This week we’re doing something new here at Life In Student Ministry. I asked you all on Facebook what questions you’d like us to answer and this week each of the authors here will answer the most “liked” question from their own perspective.
The question is this: “What are the most practical, yet effective, ways to get students to read (not speed-read) the Bible on their own?”
Adam Wormann started us off yesterday and Tim Schmoyer follows with his post today. Jonathan McKee will chime in tomorrow, Mark Riddle on Thursday, and Tony Myles wraps it up on Friday.
[ by Tim Schmoyer ]
While I usually tend to gravitate toward writing “practical” posts, this one is a bit difficult for me to list as, “4 steps for programming teenage brains to read the Bible,” not that we’d want to do that even if we could. The most practical I can get with this to continually talk about the importance of digging into scripture on a personal level, talk openly and frequently about your own time in the Word, and maybe even give them time to spread out and read it at youth group in place of a teaching time.
Several years ago I did the latter every couple weeks with a high school small group. The first time or two the kids were like, “Ooookay…” (unfortunately, right?) but it turned into something they asked for and looked forward to, which was cool. We spread out around the home with a Bible, read for 30 to 45 minutes (either something they chose on their own or, if they didn’t know where to start, something we recommended). When we gathered again after the reading time, we debriefed by sharing what we read, what stood out to us, what we think God was saying to us through it, and more. It was always very energizing each time we did it.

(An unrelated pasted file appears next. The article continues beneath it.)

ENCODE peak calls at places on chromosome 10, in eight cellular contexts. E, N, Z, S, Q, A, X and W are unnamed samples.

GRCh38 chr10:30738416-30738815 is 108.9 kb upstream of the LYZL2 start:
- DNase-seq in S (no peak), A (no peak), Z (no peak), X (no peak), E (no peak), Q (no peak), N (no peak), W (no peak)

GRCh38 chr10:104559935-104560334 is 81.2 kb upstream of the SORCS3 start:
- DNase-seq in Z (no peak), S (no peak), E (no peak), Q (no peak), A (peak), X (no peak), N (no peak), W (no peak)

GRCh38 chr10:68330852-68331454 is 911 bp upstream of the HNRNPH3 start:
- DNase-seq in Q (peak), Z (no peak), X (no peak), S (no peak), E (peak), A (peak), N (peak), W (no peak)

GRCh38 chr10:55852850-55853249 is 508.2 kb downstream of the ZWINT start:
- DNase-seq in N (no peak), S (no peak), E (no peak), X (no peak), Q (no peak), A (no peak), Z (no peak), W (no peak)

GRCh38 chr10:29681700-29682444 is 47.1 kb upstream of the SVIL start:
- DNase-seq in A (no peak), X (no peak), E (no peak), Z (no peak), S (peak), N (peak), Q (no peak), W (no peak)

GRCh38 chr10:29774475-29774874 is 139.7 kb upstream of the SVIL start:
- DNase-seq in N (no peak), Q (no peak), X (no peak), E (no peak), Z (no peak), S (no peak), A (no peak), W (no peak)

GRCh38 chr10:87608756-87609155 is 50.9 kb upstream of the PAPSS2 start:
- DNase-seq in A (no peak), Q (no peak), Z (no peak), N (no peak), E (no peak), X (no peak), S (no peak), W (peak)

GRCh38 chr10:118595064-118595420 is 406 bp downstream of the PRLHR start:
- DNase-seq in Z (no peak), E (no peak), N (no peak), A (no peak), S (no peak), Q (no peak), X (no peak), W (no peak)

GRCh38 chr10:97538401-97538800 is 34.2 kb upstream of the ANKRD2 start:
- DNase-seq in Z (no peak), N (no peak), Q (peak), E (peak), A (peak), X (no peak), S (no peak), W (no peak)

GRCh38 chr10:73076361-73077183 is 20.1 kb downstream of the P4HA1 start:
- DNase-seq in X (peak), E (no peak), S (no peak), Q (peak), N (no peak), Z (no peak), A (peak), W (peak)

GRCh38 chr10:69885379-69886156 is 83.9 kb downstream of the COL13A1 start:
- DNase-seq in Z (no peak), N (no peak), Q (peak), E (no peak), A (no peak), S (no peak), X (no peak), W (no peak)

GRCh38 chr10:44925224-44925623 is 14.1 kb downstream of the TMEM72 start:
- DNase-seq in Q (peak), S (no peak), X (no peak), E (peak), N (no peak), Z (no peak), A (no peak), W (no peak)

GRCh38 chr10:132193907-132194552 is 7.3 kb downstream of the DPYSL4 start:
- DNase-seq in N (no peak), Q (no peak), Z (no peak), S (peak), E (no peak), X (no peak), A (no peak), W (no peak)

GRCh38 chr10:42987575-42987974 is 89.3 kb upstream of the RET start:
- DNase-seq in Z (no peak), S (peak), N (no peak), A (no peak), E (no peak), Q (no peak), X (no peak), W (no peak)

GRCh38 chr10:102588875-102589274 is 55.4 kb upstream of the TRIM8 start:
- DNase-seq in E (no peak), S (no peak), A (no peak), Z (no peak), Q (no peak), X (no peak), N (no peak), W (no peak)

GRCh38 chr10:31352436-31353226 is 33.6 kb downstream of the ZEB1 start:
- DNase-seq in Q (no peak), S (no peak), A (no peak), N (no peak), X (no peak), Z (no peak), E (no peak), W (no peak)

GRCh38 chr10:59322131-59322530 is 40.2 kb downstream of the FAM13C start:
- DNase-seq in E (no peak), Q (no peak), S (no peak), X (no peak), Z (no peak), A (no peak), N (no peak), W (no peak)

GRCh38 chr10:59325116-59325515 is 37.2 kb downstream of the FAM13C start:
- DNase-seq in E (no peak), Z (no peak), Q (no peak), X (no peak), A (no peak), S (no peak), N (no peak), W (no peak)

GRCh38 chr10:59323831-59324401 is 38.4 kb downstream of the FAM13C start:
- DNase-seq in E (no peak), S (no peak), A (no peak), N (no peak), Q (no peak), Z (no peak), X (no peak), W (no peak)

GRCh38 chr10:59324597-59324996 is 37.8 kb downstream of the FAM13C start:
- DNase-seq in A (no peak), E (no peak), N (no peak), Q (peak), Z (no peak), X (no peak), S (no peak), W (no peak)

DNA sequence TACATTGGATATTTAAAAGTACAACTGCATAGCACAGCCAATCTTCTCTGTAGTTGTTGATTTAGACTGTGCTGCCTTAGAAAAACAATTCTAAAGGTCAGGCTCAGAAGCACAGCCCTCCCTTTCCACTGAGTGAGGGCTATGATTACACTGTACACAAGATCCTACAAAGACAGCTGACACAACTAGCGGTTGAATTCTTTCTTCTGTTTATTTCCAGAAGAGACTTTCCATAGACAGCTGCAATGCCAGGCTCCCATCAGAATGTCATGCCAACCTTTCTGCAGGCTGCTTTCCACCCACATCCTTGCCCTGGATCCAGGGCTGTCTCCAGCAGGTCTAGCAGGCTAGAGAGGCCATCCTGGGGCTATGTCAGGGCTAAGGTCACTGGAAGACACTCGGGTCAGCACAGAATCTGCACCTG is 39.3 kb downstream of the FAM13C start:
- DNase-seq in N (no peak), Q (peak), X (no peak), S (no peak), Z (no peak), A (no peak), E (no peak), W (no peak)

On a side note, it’s best if you plan something like this ahead so it doesn’t come off as, “Shoot, I forgot to plan a lesson for tonight, so let’s just read our Bibles instead. This is my way of taking a night off.” Announce something the week before like, “Next week we’re doing to do something new that we’ve never done before. I’m not going to tell you what it is right now because it’s a surprise, but be sure to bring your Bible because you’re going to need it.”
Going a step deeper
While practical ideas like that can be helpful, I think we need to dig a big deeper here. Obviously we can’t just trick kids into temporarily reading the Bible — we want it to become something they take ownership of for the rest of their lives.
Long-term success of helping teens dig into scripture will be found in helping them adopt an internal value of personal Bible study. They’ll say school, work, and general busyness gets in the way, but we all know that we make time for what’s important to us. It’s about values and priorities, not time management.
We know that to be true for us, too, right?
The answer to this question really lies in each of our own hearts, not in extrinsic motivations. Why do you spend time in God’s Word? What drives you there? Or, if you don’t, why not? I don’t care who you are, it’s not the busyness excuses you make. What are the underlying reasons that make you jump to those excuses? Maybe you’ve bought into our society that tells us that everything needs to be fun and entertaining? Maybe you’re not sure what the point of personal Bible study is? Maybe you don’t think it makes any difference if you read God’s Word or not?
Chances are, teens are experiencing the same thing you are. The excuses may change as they get older, but they’ll still fall back on excuses just the same, and maybe even believe them, just like we often do.
If you can answer those questions for yourself then I think you’ll be able to start helping teenagers answer those questions, too. The issue then becomes helping them grow past those heart issues as we grow past them ourselves. Invite them into your own journey and walk together.
One of my overarching principles for youth ministry applies here: Don’t ask teens to do something you’re not first doing and modeling yourself. When you own it yourself, you’ll teach and lead teens with your life and heart instead of your words, which is always a lot more powerful.
QUESTION: How does your own personal Bible study time affect how you lead and teach teenagers to do the same?
Posted on September 13, 2011